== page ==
Twinstate Ransomware Alert: WannaCrypt, WCry & WannaCry

Technicians checking servers with laptop in data center.jpeg

Since Friday, you may have seen news alerts about ransomware known as WannaCrypt, WCry and WannaCry, which began encrypting victims’ computer files in the UK, causing some businesses to temporarily close down.

This particular form of malware exploits vulnerabilities in Microsoft, specifically older versions of unsupported software (Windows XP/Server 2003, for example) that might be ineligible for a patch provided to fix the flaw earlier this year. Now Microsoft has made additional updates available to safeguard systems, however, it is incumbent on end-users to apply these patches to realize the benefits and reduce your risk.

As a precaution and part of an appropriate process, your systems should be regularly patched. Now is a perfect time to make certain this is happening. Here are some useful links to assist you in learning more about this malware and also about patching to guard against it.


Once the malware was released, variants were caught by security researchers who acted quickly to study the malware in their sandbox environment offline in order to properly dissect and find ways to stop the malware without causing further damage. WannaCry creators deployed an anti-sandbox technique with the goal of slowing down researcher’s dissection of the malware and encourage further spread of the ransomware. It was through these efforts that researchers were able to buy the previously nonexistent domain the malware was using as an anti-sandbox check from which the malware was sent and created a “kill switch” in hopes of shutting down the spread of the malware. However, it was only successful in shutting down that one variant of the ransomware and slowed the infection rate, leaving those with unpatched Windows XP and Server 2003 along with Windows running SMB services that have not been patched with MS17-010 are vulnerable to attacks.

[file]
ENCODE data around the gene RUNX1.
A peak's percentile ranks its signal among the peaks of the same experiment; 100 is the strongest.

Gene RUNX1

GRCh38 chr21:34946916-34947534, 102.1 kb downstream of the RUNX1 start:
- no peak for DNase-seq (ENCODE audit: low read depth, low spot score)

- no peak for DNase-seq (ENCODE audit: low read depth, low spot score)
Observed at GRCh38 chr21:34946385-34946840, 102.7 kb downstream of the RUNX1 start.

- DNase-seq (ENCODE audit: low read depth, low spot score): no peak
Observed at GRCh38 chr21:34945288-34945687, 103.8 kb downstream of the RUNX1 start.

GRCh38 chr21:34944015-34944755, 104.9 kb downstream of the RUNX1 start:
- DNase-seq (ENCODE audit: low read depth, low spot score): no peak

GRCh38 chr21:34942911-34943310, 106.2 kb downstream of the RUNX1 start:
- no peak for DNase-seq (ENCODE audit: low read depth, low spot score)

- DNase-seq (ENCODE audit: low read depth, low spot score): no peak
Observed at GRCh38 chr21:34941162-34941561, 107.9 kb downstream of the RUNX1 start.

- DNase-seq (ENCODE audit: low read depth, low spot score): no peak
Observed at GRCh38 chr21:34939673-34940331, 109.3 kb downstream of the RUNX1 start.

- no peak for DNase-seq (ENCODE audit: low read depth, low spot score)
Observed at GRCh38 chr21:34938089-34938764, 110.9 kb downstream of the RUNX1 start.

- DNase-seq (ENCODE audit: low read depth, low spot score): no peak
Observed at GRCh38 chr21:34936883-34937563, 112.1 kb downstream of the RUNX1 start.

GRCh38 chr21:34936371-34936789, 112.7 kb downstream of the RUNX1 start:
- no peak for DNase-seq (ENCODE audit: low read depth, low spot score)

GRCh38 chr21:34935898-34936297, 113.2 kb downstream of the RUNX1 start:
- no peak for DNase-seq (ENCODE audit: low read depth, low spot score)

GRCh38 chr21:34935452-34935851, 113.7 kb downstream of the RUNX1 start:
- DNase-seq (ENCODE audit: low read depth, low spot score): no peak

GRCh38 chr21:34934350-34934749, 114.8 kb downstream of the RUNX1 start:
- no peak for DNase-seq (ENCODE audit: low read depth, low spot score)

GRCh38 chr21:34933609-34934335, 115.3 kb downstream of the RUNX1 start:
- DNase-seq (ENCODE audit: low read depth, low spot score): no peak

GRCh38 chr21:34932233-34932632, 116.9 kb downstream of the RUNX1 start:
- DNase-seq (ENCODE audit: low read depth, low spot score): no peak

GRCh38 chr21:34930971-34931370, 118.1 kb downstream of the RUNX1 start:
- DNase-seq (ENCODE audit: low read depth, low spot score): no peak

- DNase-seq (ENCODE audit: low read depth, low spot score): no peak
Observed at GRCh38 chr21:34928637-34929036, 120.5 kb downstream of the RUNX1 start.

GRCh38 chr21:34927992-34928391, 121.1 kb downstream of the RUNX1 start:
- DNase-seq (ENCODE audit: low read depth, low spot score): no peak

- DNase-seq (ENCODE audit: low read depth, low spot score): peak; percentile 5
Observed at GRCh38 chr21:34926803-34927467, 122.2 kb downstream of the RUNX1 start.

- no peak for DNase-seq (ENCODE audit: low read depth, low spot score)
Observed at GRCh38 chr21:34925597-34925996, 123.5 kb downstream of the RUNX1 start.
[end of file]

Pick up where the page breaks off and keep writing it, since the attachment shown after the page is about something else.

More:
Bottom line, if you have not updated Windows since March, you’re vulnerable. Since the incident, Microsoft has put out updates to patch the vulnerabilities which will significantly decrease the number of attacks. However, it is up to you, the end user, to install them. While other variances will most likely be developed, these patches and updates will help protect your information from being encrypted. 

Another critical counterattack against the malware, especially if you’re unable to install Microsoft’s latest updates, would be to essentially “block traffic.” Cutting off access to your firewall will greatly increase your chances of not getting hit. To do this, TCP port 445 must be blocked appropriately. 

At this time, these are the best solutions for those still working within obsolete environments. Those who are still working with outdated equipment should consider investing in a newer system to ensure more frequent updates. 

If you find that you have been attacked or that your systems are vulnerable, contact Twinstate Technologies immediately for professional assistance ensuring that your system properly updates and that all necessary processes needed are met properly. 

To learn more about protecting you and your business, register for our free webinar on May 23rd. “How to Combat Ransomware” will be led by Twinstate’s Alex Insley, UDS Technical Manager and Michael DePalma, Datto expert. Reserve your seat here. 

As the week unfolds, we will be posting additional information. For questions about WannaCrypt, WCry and WannaCry, as well as special Twinstate promotions that can help guard against these attacks, contact us today.